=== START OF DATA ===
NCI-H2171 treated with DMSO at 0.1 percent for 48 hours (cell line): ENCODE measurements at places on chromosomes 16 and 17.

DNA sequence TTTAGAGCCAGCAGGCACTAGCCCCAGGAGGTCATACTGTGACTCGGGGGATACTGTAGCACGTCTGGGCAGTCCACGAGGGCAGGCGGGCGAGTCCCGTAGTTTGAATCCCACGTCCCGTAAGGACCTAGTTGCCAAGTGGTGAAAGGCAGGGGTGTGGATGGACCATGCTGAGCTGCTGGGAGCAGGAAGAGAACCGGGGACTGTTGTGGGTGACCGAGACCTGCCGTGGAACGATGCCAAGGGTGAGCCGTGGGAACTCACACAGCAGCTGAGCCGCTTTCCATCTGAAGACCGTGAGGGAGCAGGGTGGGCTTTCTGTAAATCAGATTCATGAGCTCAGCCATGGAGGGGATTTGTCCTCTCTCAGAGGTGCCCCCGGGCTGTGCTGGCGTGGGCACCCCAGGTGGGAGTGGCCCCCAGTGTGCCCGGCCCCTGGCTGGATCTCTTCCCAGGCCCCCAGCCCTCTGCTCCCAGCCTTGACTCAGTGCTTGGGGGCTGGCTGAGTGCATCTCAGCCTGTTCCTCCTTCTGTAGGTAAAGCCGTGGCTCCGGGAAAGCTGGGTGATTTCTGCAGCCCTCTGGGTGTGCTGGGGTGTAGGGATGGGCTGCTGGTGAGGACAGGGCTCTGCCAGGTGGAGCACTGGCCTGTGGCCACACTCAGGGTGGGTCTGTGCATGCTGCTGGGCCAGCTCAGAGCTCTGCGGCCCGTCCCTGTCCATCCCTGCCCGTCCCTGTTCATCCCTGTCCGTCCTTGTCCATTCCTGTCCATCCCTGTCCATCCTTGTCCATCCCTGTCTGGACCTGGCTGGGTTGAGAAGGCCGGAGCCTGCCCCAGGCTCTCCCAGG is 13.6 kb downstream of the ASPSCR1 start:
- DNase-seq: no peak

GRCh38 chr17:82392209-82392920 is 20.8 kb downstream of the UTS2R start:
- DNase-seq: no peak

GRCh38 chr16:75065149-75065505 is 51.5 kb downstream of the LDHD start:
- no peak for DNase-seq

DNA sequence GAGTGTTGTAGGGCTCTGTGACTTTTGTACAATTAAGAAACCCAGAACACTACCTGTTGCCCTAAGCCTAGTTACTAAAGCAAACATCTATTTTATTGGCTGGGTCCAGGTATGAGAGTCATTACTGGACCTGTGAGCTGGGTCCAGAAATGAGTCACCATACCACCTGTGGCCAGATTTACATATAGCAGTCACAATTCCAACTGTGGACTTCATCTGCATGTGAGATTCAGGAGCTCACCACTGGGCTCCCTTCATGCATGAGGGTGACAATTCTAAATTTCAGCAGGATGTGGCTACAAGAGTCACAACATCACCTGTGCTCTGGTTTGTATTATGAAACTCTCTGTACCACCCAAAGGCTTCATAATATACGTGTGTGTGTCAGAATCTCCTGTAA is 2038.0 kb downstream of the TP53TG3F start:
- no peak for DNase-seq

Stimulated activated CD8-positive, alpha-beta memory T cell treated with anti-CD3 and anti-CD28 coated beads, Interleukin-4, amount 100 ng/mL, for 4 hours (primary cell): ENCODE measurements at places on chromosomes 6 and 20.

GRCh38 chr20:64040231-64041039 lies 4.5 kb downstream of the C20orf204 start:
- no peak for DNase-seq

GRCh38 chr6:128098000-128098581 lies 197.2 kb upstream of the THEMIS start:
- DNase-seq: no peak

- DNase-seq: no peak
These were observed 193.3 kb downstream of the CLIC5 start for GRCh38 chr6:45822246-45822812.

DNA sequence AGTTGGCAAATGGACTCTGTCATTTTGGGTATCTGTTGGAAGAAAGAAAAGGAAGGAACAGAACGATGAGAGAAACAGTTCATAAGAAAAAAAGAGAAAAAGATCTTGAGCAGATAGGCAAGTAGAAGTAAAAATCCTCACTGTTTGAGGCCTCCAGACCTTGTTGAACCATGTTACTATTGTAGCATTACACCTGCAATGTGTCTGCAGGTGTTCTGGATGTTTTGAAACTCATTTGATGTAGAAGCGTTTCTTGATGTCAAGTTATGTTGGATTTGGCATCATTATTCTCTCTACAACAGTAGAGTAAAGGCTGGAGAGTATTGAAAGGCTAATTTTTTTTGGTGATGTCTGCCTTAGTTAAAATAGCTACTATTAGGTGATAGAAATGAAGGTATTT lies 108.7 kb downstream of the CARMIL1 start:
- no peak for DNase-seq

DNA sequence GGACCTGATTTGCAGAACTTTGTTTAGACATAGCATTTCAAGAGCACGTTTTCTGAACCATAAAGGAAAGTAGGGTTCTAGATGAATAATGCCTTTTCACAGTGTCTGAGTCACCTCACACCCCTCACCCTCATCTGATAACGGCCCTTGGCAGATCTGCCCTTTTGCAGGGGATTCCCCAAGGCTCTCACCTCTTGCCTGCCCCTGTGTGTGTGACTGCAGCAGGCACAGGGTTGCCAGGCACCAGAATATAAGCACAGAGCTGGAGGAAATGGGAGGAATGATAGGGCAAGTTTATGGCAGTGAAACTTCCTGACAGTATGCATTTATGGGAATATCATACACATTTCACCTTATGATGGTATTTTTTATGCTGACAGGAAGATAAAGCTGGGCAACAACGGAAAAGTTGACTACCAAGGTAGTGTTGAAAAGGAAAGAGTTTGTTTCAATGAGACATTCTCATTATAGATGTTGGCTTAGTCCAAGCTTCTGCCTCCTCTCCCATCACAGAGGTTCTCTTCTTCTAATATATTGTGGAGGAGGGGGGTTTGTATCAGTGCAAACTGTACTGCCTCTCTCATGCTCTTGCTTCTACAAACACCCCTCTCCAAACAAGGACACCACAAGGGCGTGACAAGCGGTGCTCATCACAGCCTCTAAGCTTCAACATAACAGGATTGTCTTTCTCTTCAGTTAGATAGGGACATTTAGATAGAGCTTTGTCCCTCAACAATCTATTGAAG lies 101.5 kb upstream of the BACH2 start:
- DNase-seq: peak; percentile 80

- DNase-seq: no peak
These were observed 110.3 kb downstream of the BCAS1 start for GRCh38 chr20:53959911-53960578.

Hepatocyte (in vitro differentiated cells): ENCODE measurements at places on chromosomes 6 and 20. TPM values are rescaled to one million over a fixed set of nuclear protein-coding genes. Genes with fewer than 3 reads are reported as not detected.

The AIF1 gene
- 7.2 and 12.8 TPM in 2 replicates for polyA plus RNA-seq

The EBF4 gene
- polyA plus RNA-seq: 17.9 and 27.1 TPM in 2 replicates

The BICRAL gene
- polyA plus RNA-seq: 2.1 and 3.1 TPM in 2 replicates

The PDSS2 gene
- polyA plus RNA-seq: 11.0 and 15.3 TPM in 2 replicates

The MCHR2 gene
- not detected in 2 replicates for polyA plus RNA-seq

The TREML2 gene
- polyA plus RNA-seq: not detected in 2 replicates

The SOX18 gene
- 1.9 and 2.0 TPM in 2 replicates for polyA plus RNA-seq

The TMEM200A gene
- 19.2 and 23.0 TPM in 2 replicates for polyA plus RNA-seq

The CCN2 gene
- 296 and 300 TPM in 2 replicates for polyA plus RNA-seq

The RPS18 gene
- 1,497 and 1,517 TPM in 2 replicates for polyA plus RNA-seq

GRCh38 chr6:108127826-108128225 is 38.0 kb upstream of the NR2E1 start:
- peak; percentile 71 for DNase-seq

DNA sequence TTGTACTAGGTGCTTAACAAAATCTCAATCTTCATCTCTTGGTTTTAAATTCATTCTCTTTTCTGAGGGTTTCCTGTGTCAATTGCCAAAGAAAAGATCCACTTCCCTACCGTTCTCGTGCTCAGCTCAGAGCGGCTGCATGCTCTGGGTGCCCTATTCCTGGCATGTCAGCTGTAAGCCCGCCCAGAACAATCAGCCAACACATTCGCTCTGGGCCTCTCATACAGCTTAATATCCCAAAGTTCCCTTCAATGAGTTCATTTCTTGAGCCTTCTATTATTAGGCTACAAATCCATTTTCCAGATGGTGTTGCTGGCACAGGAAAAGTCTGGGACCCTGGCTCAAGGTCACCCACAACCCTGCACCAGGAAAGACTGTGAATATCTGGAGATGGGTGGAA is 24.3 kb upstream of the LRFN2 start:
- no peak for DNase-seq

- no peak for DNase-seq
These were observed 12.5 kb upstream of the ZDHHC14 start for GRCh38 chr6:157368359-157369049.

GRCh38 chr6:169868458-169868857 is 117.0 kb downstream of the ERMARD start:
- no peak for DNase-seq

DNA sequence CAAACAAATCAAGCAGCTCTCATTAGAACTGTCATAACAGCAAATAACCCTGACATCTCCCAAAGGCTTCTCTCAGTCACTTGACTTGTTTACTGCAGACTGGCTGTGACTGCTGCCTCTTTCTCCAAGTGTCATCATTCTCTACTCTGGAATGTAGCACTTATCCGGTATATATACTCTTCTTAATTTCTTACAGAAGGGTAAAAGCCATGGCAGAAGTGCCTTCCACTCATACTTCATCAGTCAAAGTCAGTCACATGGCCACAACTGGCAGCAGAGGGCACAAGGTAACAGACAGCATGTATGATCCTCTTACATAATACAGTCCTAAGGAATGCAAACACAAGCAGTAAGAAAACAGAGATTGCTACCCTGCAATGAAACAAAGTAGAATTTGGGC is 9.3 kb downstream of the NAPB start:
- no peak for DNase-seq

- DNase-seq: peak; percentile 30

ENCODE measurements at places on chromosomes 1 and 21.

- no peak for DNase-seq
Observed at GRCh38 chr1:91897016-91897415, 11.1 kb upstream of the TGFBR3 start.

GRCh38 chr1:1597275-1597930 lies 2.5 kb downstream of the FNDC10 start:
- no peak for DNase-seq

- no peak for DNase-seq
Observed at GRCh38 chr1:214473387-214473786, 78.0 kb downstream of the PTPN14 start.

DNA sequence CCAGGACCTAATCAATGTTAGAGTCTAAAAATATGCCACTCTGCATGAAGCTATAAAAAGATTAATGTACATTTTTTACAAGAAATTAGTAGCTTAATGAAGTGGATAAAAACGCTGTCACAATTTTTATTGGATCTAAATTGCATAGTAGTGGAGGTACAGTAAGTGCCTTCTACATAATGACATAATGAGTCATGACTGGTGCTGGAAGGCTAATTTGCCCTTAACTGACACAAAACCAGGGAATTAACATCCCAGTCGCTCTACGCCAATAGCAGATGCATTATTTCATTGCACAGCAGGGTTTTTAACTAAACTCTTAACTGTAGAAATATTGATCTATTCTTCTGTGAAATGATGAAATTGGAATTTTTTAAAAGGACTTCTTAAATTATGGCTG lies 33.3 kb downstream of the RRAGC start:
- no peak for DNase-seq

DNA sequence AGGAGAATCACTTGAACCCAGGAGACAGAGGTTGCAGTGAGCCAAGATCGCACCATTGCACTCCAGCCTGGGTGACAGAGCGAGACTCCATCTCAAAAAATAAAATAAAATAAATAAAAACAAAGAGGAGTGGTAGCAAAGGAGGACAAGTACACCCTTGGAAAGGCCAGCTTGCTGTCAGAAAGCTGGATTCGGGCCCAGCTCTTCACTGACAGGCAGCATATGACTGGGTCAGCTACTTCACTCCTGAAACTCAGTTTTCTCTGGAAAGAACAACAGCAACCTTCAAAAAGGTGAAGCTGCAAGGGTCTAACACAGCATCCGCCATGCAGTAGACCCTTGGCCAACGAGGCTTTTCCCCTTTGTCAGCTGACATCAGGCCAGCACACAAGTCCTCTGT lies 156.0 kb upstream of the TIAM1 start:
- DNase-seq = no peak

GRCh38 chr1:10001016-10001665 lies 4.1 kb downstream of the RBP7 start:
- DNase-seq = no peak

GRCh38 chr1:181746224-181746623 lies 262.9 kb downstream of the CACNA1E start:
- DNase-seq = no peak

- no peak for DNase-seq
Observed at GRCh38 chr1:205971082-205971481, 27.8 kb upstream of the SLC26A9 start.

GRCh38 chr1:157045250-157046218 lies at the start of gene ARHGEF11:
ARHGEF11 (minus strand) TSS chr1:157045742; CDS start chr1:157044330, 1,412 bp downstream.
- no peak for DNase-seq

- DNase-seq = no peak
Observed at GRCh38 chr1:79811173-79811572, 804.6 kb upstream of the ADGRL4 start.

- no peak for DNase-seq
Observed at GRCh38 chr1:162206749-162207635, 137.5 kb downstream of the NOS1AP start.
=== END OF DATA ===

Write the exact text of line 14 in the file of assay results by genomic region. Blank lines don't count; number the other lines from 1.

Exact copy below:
- DNase-seq: no peak